Mr. Reindeer wrote:I’ve come to really like most of the Mr. C material, but for some reason the arm-wrestling scene just doesn’t really do it for me. I’m always rooting for it to pull me in, but it just feels like such a normal, predictable scene that could be from any movie. It is interesting that Mr. C sort of becomes the protagonist, or at least the guy we’re rooting for, for one scene. Kyle is good as usual, and we really get a good look at those black contact lenses in his closeups, which is a pretty chilling effect. I love when he’s calling for Ray: “I came to see you, buddy!” And then, “I came to see my friend Ray.”
It's hard to consider it a normal scene, because it's so ridiculous, but I guess it's ridiculous in the way a lot of normal films are, if that makes any sense. I love the scene, but it's worth noting that my viewing partner was a bigger fan of it than I am. He likened it to something out of a Carpenter film, which I could see. There's also just genuinely strange things about it, though, like the weird set dressing of this middle of nowhere boy's club silo, how it's almost like a Masonic lodge of reptile brain masculinity, Richard's jarring presence, the animal nature of the gnarled crowd and the accountant. There's a lot to like about the scene, but I do agree with you and think that the writing is a little too confident about the reaction it's causing in a viewer, that it tracks it in a way that feels too much like hand-holding, and that the payoff is sort of choreographed and telegraphed. But it's for that reason too that, like LateReg says, for a scene in TP it's so ironically strange.
Mr. Reindeer wrote:What is Jeffries’s place in all this? If Ray even did speak to the actual Jeffries? He wants Ray to kill the doppel because he has “something inside that they want.” That on its face sounds like he’s allied with Judy/etc. But note that he doesn’t actually say if Jeffries is working with the “they,” or against them. If the above theory is true, Judy/the Woodsman DON’T want Mr. C killed. They want him alive with Bob inside until they can pull him back in (hence Mike and EotA being so helpful to the “good” Cooper; they want him to succeed in being the one who stays out). So by killing Mr. C, Ray would free Bob, which seems like “Jeffries” is...aligned with Bob? Or, maybe more realistically, just opposed to Judy (it’s safer to have Bob wandering as a free spirit than to let Judy reunite with him?).
Or, another possibility: Jeffries told Ray to put the ring on the doppelganger, which seems to transport Ray back to the Lodge after his death. So perhaps if Ray had put the ring on Mr. C’s corpse, Bob wouldn’t be able to escape before he was transported back. So whoever Ray was talking to IS aligned with Judy and the Woodsmen.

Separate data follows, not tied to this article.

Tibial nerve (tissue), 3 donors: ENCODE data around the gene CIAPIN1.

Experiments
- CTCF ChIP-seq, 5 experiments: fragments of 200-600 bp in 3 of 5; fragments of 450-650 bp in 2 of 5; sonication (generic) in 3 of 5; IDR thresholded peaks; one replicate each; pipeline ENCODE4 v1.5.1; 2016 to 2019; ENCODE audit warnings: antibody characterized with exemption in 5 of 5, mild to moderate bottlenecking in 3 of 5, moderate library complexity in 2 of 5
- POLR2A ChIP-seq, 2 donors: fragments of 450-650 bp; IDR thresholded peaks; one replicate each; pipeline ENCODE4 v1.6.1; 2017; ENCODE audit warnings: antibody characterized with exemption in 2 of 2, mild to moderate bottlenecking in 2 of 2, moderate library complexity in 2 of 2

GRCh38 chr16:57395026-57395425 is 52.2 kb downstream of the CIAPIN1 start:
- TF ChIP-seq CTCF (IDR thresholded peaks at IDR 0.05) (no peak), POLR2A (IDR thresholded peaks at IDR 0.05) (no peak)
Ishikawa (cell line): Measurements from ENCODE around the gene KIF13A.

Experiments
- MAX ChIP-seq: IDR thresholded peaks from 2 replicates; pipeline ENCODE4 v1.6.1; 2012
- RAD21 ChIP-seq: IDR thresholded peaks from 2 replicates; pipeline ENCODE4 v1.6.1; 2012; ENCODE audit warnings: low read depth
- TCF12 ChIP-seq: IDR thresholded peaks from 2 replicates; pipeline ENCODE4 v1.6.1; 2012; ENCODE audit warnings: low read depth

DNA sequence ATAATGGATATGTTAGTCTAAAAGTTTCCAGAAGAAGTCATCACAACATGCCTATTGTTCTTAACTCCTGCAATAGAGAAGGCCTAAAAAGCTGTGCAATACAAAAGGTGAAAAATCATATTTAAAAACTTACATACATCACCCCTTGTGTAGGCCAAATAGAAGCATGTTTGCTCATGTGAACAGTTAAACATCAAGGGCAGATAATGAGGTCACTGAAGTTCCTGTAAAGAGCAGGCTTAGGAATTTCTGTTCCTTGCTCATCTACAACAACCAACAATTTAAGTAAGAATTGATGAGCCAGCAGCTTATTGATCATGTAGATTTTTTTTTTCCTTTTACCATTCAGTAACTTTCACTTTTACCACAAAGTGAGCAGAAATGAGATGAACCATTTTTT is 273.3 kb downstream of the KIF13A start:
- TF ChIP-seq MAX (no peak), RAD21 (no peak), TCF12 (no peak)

What’s really weird about this any which way you look at it, though, is that Ray planned to kill Cooper at Jeffries’s command BEFORE he ever got arrested, and before the prison guard gave him the ring. So initially Jeffries didn’t mention the ring, and only later did this factor come into play? It’s really convoluted no matter how you try to look at it. It would all make so much more sense if Ray just had gotten the ring earlier. Maybe Ray is just lying about who gave him the ring, but why?
Now these are some things I've never thought about. It's strange how many preconceived notions I build up without ever realizing, because teasing through these possibilities feels like a great undoing of those notions, to begin to arrive at what feels closer to the truth. And yet, it all leads back inevitably to two scenes which, all along, always felt like reversals to whatever the audience had been thinking. One is Jeffries' apparent confusion and lack of involvement all along (although this is a huge bit of plausible deniability on his part), and the other is the twist of Ray getting the upper hand, at least for a second, on Cooper with the whole gun switcheroo. Up until that point, the audience thought Mr. C was in total, almost supernatural control of the situation, and Mr. C does too, apparently genuinely shocked, if not prepared for the Woodsmen to bring him back anyway. Perhaps the whole thing with Darya, which you pointed out in an earlier thread as rather shitty on Ray's part, is actually even shittier than that. I've toyed with the notion before that Betty, Hastings' assistant, was never involved and Ray roped her in as a kind of scapegoat to deter Mr. C from finding Brigg's body, because Ray never mentions Ruth to Mr. C, only Betty, whose car he later rigs to explode after trusting that Ray got the pertinent info from her. Maybe along the same lines, Darya was set up to get killed and make Mr. C believe that Ray was totally ineffectual. It's Ray's call that gets her killed, and yet his call is already part of the lie and set-up with the prison. And Mr. C does, creepily and almost in a savoring way, seem reassured and confident while killing Darya, and it's that scene which contributes also to our sense that Mr. C is unstoppable. Perhaps this is the way you can get Mr. C's guard down in a Bond fashion, but instead of the promise of a lasting romance with a damsel who later turns on him, it's the turning on and the offering up of her to him for a brutal and lascivious killing.
Mr. Reindeer wrote:Also, if I am correct, and the only viable options are to let Bob roam the Earth as a destructive free spirit ruining lives, or send him back and give Judy what she wants (which, according to TFD, could result in the destruction of the world)...sheesh. What a choice to make.
I love this way of looking at it, from the potential eyes of those having to make the hard calls. Feels close to the 'hard decisions' way of looking at the Fireman's actions.